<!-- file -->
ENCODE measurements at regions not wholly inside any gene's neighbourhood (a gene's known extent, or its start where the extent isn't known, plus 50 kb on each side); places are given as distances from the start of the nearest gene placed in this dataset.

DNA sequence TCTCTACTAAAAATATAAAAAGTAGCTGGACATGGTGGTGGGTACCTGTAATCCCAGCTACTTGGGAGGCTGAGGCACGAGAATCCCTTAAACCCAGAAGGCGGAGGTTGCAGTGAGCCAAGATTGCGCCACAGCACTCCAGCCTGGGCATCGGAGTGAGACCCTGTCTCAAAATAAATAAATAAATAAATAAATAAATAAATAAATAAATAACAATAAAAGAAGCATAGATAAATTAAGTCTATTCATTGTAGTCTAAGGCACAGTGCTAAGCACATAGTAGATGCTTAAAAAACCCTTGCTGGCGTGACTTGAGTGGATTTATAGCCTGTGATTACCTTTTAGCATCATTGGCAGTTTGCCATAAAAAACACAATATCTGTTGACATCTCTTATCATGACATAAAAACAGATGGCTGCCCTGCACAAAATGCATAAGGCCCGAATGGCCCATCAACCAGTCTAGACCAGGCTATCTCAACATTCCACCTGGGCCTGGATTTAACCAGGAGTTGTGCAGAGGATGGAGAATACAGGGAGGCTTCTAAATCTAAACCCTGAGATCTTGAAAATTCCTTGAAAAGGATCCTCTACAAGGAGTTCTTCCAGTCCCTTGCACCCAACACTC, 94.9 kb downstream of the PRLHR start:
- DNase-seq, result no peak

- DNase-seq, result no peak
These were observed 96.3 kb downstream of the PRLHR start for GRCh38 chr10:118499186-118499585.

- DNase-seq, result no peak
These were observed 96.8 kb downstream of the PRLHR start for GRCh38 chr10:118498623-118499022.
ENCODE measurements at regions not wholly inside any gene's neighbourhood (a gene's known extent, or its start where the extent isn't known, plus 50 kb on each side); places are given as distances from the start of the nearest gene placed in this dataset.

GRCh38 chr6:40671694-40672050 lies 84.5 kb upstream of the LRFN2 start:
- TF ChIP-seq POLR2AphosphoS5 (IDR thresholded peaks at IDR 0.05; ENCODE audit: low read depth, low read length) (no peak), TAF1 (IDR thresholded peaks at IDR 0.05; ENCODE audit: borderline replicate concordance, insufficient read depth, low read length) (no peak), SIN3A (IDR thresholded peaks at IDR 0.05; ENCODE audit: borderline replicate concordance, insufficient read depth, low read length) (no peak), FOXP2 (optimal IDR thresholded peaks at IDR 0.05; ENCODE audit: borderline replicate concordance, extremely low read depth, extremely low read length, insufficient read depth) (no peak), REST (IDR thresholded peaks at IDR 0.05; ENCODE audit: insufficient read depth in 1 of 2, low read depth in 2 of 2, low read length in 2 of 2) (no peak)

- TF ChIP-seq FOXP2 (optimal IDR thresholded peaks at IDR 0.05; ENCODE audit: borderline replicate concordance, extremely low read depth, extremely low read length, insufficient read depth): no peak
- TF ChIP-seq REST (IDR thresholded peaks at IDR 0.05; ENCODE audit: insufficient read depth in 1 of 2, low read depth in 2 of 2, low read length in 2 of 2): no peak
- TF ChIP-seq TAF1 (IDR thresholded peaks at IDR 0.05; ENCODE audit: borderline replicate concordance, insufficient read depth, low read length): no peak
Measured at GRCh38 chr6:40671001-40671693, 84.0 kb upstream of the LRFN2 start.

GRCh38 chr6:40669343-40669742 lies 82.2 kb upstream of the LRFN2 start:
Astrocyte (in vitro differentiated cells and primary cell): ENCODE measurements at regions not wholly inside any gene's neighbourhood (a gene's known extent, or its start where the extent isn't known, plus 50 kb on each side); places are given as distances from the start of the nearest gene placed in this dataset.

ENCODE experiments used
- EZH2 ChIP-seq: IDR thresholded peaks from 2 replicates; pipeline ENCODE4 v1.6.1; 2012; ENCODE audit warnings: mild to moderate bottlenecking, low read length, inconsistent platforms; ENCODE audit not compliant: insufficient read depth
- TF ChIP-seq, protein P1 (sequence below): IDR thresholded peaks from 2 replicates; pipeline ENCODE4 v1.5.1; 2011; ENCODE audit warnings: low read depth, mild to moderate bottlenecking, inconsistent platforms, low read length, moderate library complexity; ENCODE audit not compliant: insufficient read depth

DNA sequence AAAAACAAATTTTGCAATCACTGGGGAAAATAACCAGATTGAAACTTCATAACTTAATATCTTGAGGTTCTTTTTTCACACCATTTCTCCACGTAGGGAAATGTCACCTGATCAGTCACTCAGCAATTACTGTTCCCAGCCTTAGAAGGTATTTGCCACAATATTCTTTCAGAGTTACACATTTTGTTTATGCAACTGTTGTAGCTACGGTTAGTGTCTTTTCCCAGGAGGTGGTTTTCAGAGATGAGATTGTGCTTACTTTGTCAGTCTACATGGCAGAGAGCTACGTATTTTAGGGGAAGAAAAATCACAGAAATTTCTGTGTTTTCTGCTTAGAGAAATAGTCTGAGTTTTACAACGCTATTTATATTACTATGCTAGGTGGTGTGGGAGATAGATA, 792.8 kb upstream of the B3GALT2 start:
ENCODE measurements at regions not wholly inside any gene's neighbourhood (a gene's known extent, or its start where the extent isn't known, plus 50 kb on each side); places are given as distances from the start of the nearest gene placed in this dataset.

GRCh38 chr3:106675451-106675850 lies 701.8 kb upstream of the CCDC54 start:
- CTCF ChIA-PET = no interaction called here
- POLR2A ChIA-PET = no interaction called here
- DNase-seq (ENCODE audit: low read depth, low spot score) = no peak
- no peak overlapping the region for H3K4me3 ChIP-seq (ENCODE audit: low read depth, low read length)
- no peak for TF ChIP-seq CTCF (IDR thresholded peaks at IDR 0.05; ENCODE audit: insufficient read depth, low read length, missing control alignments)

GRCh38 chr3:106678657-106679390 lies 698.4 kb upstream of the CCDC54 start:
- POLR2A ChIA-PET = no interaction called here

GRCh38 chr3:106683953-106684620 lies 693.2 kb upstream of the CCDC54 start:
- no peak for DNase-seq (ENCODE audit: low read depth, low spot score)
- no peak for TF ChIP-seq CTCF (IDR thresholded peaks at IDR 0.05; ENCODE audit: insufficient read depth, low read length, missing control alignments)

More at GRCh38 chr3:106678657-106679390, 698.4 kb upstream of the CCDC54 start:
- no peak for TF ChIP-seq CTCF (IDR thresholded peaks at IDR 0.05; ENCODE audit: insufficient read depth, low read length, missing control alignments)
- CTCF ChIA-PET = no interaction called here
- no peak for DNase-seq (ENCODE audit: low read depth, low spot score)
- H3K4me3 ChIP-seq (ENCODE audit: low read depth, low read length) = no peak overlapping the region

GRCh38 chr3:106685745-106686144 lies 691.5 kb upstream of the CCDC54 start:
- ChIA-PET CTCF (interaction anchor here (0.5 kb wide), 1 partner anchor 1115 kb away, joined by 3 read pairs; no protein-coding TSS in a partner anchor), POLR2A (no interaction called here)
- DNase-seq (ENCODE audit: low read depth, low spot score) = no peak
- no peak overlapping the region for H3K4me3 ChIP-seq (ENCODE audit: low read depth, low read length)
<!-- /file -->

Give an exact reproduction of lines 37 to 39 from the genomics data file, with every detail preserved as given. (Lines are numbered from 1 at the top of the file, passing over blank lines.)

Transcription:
- H3K4me3 ChIP-seq (ENCODE audit: low read depth, low read length) = no peak overlapping the region

GRCh38 chr3:106685745-106686144 lies 691.5 kb upstream of the CCDC54 start:
- ChIA-PET CTCF (interaction anchor here (0.5 kb wide), 1 partner anchor 1115 kb away, joined by 3 read pairs; no protein-coding TSS in a partner anchor), POLR2A (no interaction called here)